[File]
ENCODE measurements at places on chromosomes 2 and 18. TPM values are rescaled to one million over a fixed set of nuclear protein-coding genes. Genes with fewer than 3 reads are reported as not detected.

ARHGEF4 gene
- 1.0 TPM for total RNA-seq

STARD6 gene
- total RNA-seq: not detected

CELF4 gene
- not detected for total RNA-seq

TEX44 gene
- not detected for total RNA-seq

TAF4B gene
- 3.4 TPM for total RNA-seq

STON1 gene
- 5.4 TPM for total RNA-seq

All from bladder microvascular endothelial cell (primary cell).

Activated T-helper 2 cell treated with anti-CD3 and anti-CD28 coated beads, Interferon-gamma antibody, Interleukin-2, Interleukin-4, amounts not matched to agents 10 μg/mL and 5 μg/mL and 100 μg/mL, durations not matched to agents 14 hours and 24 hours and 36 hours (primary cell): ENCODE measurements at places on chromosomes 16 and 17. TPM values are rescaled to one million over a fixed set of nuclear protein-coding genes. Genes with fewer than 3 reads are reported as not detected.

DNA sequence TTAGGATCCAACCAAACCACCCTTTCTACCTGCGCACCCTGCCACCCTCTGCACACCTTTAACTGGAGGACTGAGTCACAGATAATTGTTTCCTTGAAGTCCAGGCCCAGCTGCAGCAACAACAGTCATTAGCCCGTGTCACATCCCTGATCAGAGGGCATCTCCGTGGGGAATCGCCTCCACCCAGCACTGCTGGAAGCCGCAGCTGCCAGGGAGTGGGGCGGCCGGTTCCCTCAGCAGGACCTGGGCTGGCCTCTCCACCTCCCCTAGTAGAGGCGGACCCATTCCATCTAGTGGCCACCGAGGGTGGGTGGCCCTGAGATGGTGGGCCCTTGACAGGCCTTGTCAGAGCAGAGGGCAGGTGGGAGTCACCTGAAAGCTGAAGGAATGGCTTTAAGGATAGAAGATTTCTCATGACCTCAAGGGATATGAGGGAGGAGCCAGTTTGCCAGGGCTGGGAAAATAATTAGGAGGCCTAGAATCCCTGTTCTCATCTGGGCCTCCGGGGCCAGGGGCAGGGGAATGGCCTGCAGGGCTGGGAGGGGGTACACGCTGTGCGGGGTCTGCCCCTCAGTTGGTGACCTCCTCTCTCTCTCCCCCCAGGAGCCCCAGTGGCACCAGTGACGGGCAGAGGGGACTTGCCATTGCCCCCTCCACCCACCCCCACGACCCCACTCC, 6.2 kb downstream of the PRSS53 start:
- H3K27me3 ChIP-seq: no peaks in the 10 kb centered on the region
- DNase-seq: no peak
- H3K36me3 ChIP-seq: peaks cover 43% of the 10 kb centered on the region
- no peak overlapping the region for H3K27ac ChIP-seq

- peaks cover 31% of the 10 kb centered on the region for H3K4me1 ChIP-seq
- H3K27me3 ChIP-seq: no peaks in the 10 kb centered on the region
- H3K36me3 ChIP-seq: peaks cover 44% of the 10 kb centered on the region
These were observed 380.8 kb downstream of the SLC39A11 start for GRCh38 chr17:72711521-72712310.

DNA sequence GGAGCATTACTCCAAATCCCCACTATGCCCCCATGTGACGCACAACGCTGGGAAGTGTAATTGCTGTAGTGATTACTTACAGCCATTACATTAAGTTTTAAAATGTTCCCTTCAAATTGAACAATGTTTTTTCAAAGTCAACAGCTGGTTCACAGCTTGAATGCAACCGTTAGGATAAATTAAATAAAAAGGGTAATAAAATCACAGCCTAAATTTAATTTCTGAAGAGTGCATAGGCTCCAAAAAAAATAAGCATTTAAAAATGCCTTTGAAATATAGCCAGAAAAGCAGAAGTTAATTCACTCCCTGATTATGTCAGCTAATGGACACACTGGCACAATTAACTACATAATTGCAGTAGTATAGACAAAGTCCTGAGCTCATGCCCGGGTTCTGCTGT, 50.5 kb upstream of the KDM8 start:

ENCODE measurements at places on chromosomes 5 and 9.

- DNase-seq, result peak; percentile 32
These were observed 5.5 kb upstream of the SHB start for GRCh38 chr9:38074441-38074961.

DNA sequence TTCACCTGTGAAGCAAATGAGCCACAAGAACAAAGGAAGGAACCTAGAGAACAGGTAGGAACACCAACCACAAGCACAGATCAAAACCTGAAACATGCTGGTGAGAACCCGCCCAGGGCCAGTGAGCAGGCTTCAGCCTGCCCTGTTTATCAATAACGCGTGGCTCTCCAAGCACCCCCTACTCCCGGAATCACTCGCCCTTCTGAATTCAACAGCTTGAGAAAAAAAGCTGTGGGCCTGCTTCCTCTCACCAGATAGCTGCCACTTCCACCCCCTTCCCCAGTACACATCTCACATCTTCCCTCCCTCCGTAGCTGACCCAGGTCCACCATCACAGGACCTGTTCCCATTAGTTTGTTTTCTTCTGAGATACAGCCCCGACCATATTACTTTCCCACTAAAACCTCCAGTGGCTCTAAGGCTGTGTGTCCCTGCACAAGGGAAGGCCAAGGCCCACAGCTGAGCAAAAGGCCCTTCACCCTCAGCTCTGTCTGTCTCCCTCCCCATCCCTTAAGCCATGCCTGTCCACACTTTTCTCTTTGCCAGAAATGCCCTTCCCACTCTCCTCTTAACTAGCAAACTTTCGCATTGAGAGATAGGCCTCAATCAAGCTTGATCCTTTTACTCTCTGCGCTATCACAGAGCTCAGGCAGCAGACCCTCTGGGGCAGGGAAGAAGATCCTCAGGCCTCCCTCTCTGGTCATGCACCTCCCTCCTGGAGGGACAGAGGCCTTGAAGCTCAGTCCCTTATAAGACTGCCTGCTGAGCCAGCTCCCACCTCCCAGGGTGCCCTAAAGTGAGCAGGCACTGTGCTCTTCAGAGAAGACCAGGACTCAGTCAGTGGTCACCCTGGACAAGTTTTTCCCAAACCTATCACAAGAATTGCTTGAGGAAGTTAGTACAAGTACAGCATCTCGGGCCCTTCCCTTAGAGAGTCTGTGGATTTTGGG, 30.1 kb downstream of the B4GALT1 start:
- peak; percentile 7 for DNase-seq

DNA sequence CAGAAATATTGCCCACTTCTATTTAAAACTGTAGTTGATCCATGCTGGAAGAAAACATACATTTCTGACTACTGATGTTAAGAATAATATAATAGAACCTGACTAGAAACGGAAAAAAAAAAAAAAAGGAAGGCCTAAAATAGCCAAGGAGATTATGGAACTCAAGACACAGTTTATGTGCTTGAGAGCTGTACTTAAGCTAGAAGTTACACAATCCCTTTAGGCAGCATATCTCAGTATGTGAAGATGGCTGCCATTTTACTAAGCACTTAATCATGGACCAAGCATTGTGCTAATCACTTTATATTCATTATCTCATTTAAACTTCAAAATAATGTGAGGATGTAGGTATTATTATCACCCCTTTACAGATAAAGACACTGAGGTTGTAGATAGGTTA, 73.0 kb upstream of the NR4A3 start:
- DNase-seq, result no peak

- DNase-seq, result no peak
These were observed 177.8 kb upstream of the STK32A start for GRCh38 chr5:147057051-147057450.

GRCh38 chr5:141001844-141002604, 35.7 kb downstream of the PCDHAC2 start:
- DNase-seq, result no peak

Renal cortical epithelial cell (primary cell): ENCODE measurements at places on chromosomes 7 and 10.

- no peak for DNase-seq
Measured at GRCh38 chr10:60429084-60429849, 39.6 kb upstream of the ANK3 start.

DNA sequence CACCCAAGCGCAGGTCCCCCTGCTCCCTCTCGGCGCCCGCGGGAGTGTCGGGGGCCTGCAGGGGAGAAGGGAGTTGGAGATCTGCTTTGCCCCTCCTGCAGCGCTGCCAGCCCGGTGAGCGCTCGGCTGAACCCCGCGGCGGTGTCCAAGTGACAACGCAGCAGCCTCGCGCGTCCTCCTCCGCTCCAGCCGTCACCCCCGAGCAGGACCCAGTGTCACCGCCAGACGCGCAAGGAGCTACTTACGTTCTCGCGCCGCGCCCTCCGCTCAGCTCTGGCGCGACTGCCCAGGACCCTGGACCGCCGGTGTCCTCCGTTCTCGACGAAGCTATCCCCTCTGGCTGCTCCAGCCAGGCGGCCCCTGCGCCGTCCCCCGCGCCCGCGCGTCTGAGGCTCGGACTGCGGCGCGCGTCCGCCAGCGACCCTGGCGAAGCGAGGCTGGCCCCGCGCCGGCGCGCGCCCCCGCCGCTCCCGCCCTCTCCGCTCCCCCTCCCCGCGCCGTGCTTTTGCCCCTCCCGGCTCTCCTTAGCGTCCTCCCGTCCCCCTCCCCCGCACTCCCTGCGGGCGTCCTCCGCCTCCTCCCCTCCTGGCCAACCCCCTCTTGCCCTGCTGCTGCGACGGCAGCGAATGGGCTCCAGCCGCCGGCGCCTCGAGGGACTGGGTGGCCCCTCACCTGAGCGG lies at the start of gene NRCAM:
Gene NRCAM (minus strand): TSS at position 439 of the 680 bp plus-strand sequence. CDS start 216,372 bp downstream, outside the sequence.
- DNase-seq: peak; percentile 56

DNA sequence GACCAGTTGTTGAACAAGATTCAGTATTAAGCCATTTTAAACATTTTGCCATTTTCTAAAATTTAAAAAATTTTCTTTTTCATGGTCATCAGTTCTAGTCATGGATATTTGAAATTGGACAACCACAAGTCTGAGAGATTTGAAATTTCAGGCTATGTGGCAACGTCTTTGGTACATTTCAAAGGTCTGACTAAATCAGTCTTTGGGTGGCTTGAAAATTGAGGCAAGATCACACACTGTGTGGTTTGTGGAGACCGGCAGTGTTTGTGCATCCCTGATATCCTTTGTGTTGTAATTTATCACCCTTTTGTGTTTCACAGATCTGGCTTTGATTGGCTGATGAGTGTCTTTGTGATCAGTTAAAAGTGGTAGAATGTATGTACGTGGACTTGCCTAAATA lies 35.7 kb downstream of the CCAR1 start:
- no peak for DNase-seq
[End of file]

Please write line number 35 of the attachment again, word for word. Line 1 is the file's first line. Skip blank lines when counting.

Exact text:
GRCh38 chr5:141001844-141002604, 35.7 kb downstream of the PCDHAC2 start: